Snakes in Texas: What to do if you get bitten by a snake

Going to the hospital is the best way to treat a snake bite, experts say

Western diamondback rattlesnake
Western diamondback rattlesnake (Pixabay)

TEXAS – As people are venturing outdoors for the summertime, the chances of coming across a snake are more likely, especially in Texas.

According to Agrilife Today, an increased amount of rain this season and rapid urbanization could increase your chances of interacting with snakes.

While the chance of interacting with snakes might increase, the likelihood of being bitten is still quite low.

The Texas Department of State Health Services said only about 7,000 people are bitten by venomous snakes annually in the United States.

In Texas, only one to two people die each year from a venomous snakebite, according to Health Services. In fact, only four snake species found in Texas are considered venomous, according to the Texas Parks and Wildlife Department.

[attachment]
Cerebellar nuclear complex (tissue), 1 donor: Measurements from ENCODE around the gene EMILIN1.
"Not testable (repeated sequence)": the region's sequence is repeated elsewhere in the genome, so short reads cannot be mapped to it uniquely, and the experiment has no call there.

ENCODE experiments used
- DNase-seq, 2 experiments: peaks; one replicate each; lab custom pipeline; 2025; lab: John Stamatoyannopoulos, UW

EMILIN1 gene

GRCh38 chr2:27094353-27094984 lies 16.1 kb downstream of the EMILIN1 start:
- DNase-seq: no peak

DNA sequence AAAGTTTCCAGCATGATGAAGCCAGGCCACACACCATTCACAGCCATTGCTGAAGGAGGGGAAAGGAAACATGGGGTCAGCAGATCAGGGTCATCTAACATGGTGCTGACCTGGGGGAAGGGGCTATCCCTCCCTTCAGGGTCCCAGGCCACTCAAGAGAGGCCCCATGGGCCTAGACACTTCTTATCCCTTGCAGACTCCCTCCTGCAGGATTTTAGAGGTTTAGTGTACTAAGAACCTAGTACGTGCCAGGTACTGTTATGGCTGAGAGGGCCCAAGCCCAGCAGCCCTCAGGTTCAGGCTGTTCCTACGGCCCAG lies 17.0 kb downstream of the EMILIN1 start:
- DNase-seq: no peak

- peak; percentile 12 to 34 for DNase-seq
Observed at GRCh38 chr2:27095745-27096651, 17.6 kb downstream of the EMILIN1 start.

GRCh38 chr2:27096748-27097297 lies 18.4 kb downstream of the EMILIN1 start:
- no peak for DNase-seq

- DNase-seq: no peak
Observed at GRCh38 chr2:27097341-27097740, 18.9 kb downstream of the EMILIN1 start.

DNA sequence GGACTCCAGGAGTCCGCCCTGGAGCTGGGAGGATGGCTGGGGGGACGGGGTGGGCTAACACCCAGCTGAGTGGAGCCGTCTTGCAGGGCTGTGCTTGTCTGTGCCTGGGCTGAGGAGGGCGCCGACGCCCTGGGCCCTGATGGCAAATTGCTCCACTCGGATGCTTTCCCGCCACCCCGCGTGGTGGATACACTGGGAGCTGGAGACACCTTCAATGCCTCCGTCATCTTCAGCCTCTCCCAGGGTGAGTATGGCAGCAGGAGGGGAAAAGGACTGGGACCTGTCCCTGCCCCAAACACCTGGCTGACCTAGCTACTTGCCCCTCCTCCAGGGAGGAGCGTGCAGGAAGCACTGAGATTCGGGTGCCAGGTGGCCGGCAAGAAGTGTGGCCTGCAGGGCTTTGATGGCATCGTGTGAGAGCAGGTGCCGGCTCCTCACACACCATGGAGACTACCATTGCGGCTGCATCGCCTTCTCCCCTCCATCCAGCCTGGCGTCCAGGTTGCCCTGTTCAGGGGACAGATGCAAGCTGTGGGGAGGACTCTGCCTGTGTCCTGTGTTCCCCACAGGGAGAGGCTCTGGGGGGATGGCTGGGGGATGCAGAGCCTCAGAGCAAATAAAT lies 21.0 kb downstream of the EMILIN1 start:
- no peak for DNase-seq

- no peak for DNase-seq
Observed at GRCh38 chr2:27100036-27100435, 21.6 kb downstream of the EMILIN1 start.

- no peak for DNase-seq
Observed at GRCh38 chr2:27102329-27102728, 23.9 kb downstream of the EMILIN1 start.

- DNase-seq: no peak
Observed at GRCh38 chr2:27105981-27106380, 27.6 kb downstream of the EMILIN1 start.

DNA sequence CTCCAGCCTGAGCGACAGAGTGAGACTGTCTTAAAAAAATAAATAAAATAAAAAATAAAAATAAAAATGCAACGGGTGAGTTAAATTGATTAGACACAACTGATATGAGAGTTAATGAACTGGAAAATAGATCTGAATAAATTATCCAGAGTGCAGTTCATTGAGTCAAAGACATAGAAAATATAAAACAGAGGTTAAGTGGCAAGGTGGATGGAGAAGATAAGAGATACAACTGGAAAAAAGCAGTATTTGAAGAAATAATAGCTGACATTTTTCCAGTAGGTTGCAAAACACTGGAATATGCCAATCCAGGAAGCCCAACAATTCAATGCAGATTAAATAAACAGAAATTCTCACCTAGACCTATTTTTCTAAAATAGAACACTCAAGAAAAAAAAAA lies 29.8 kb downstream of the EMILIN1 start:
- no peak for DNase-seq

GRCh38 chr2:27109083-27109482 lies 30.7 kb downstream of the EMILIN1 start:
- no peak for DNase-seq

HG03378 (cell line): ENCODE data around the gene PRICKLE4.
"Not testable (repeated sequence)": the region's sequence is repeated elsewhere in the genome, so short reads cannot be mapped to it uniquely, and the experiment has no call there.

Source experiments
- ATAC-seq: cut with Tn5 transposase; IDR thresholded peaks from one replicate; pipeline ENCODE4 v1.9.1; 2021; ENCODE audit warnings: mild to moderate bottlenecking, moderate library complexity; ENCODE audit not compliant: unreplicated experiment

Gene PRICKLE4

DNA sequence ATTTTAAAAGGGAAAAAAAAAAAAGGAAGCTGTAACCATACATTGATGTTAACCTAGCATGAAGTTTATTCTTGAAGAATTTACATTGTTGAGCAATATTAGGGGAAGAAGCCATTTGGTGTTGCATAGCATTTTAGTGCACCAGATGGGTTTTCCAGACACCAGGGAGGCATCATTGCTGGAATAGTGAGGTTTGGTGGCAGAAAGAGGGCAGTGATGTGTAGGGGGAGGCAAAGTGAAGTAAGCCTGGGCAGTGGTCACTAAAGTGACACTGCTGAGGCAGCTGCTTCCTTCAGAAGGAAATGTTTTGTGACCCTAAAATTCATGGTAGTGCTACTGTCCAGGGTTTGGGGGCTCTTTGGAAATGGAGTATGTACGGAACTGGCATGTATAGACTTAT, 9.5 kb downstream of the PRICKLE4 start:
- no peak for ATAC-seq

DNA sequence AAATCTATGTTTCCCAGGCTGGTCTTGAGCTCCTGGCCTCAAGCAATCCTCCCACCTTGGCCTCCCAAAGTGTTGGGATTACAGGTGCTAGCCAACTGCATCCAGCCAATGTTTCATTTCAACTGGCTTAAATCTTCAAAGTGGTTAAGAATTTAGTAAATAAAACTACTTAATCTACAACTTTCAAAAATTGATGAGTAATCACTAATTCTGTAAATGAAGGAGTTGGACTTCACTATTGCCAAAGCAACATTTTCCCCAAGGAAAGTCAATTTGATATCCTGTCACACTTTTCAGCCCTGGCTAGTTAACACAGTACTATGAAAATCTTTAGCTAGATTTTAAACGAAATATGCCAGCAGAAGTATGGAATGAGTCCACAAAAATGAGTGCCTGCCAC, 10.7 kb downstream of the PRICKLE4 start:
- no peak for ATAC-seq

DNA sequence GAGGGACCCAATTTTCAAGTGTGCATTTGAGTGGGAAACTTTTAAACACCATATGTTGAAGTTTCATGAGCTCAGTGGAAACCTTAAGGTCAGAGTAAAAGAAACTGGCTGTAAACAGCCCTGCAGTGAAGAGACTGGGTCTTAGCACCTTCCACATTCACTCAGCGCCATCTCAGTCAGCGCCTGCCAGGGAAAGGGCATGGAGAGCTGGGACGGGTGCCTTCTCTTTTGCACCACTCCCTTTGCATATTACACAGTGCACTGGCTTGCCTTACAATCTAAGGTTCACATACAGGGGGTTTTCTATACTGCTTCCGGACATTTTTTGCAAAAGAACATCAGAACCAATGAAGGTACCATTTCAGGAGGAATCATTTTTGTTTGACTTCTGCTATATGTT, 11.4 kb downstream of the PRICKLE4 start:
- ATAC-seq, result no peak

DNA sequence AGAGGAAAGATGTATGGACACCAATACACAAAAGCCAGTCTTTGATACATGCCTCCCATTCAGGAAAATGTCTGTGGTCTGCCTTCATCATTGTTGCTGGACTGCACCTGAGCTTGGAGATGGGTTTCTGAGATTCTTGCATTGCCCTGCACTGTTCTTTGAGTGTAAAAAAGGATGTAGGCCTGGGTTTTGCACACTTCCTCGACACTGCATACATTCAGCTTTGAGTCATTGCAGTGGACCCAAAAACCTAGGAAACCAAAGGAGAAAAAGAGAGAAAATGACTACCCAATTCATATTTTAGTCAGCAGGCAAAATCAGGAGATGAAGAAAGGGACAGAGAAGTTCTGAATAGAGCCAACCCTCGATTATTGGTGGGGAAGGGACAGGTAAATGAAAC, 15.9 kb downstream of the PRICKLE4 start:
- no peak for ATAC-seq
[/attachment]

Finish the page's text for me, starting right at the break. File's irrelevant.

Coral, copperheads, cottonmouths (water moccasins) and rattlesnakes are all venomous snakes that Parks and Wildlife officials said you should stay away from.

If you are bitten by a snake, Parks and Wildlife officials said to avoid first-aid procedures such as applying a tourniquet, or using the incision and suction method before going to a hospital, as they could cause more harm.

If a patient is less than an hour away from a hospital, experts say to follow these steps:

  • Reassure the victim; keep them warm, quiet and comfortable.
  • Remove rings and other constricting items.
  • Loosely immobilize the injured part in a functional position and attempt to keep this part of the body just below heart level.
  • Transport the victim to a medical facility quickly.

If a patient is more than an hour away, experts say to follow the same steps but first-aid methods such as a Sawyer Extractor or wrapping an elastic bandage around the limb and immobilizing it with a splint might be necessary.

Parks and Wildlife officials said the best way to avoid a venomous snake bite is to avoid all types of snakes and stay away from rock or wood piles where snakes are likely to hide.

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About the Author:

Emily Martin is a digital producer trainee at KSAT. She earned a journalism degree from Texas State University, where she was news director at KTSW, the campus radio station. She has also interned at KXAN and KUT in Austin.